Vedic Mathematics

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  • Topic: Mathematics, Digital signal processing, Jagadguru Swami Sri Bharati Krishna Tirthaji Maharaja
  • Pages : 11 (2514 words )
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  • Published : January 28, 2008
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Global J. of Engng. Educ., Vol.8, No.2 © 2004 UICEE
Published in Australia
Vedic mathematics is the name given to the ancient
system of mathematics, or, to be precise, a unique
technique of calculations based on simple rules and
principles with which any mathematical problem can
be solved – be it arithmetic, algebra, geometry or
trigonometry. The system is based on 16 Vedic sutras
or aphorisms, which are actually word formulae
describing natural ways of solving a whole range of
mathematical problems. Vedic mathematics was
rediscovered from the ancient Indian scriptures
between 1911 and 1918 by Sri Bharati Krishna Tirthaji
(1884-1960), a scholar of Sanskrit, mathematics,
The Implementation of Vedic Algorithms in Digital
Signal Processing*
Purushottam D. Chidgupkar
Mangesh T. Karad
MIT Women Engineering College, Maharashtra Academy of Engineering and Educational Research S. No. 124, MIT Eng. College Campus, Ex-Serviceman Colony, Paud Road, Pune - 411038, India Digital signal processing (DSP) is the technology that is omnipresent in almost every engineering discipline. It is also the fastest growing technology this century and, therefore, it poses tremendous challenges to the engineering community. Faster additions and multiplications are of extreme importance in DSP for convolution, discrete Fourier transforms, digital filters, etc. The core computing process is always a multiplication routine; therefore, DSP engineers are constantly looking for new algorithms and hardware to implement them. Vedic mathematics is the name given to the ancient system of mathematics, which was rediscovered, from the Vedas between 1911 and 1918 by Sri Bharati Krishna Tirthaji. The whole of Vedic mathematics is based on 16 sutras (word formulae) and manifests a unified structure of mathematics. As such, the methods are complementary, direct and easy. The authors highlight the use of multiplication process based on Vedic algorithms and its implementations on 8085 and 8086 microprocessors, resulting in appreciable savings in processing time. The exploration of Vedic algorithms in the DSP domain may prove to be extremely advantageous. Engineering institutions now seek to incorporate research-based studies in Vedic mathematics for its applications in various engineering processes. Further research prospects may include the design and development of a Vedic DSP chip using VLSI technology.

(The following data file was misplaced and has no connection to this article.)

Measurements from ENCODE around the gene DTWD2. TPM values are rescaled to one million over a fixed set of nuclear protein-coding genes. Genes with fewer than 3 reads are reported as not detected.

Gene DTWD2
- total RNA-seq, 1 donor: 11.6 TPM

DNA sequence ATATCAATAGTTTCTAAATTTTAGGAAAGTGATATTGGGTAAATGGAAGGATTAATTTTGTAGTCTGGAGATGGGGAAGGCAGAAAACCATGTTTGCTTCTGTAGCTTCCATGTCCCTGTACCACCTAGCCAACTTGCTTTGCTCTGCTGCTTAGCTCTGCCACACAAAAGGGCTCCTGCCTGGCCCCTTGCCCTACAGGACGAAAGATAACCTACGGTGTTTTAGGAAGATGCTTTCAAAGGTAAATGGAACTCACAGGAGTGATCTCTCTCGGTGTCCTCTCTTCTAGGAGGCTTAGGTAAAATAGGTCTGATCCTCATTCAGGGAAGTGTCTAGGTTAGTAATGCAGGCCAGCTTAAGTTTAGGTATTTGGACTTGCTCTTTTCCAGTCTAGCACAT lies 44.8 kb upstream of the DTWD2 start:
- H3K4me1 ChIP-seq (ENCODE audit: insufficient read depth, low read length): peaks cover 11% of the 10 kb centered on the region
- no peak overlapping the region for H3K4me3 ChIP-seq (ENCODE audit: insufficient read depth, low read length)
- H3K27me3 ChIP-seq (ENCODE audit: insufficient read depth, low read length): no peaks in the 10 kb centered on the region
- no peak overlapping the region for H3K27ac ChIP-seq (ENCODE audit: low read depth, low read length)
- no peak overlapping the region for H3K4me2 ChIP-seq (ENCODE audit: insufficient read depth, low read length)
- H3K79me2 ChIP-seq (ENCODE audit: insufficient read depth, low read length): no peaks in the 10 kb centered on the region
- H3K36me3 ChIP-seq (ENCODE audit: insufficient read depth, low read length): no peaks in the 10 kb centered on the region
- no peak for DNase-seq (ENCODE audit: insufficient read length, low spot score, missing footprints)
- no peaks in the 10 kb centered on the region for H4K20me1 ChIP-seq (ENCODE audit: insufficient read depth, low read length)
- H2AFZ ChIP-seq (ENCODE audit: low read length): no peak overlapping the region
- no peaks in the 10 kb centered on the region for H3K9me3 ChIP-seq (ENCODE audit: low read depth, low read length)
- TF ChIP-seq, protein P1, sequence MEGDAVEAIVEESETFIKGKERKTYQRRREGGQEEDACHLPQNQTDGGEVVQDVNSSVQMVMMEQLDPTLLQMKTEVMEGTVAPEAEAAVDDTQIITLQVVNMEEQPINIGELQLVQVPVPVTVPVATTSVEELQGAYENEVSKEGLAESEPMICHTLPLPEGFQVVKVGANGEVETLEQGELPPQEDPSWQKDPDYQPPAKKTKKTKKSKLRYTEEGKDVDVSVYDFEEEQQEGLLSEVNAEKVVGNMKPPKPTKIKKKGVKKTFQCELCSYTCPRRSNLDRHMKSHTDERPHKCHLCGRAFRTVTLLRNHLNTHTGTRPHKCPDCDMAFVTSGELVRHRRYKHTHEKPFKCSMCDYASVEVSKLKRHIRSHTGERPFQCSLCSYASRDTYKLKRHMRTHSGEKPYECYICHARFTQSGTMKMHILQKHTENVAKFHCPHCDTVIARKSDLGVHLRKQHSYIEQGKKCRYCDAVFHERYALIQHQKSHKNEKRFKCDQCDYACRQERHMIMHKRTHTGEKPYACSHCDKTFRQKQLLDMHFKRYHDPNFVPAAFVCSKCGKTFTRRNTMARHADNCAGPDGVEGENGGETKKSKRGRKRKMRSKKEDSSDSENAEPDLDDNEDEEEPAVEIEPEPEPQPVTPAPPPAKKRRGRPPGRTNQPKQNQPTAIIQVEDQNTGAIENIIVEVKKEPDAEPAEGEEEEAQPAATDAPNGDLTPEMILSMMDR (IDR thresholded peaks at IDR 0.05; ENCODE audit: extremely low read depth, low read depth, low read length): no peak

*A revised and expanded version of a keynote address
paper presented at the 4th Global Congress on Engineering
Education, held in Bangkok, Thailand, from 5 to 9 July
2004. This paper was awarded the UICEE diamond award
(joint first grade with one other paper) by popular vote of
Conference participants for the most significant contribution to the field of engineering education.
history and philosophy [1]. He studied these ancient
texts for years and, after careful investigation, was
able to reconstruct a series of mathematical formulae
called sutras.
Bharati Krishna Tirthaji, who was also the former
Shankaracharya (major religious leader) of Puri,
India, delved into the ancient Vedic texts and established
the techniques of this system in his pioneering
work, Vedic Mathematics (1965), which is considered
the starting point for all work on Vedic mathematics.
Vedic mathematics was immediately hailed as a new
alternative system of mathematics when a copy of
the book reached London in the late 1960s.
Some British mathematicians, including Kenneth
Williams, Andrew Nicholas and Jeremy Pickles, took
interest in this new system. They extended the
introductory material of Bharati Krishna's book, and
delivered lectures on it in London. In 1981, this was
collated into a book entitled Introductory Lectures
on Vedic Mathematics [2]. A few successive trips to
India by Andrew Nicholas between 1981 and 1987
154 P.D. Chidgupkar & M.T. Karad
renewed interest in Vedic mathematics, and scholars
and teachers in India started...
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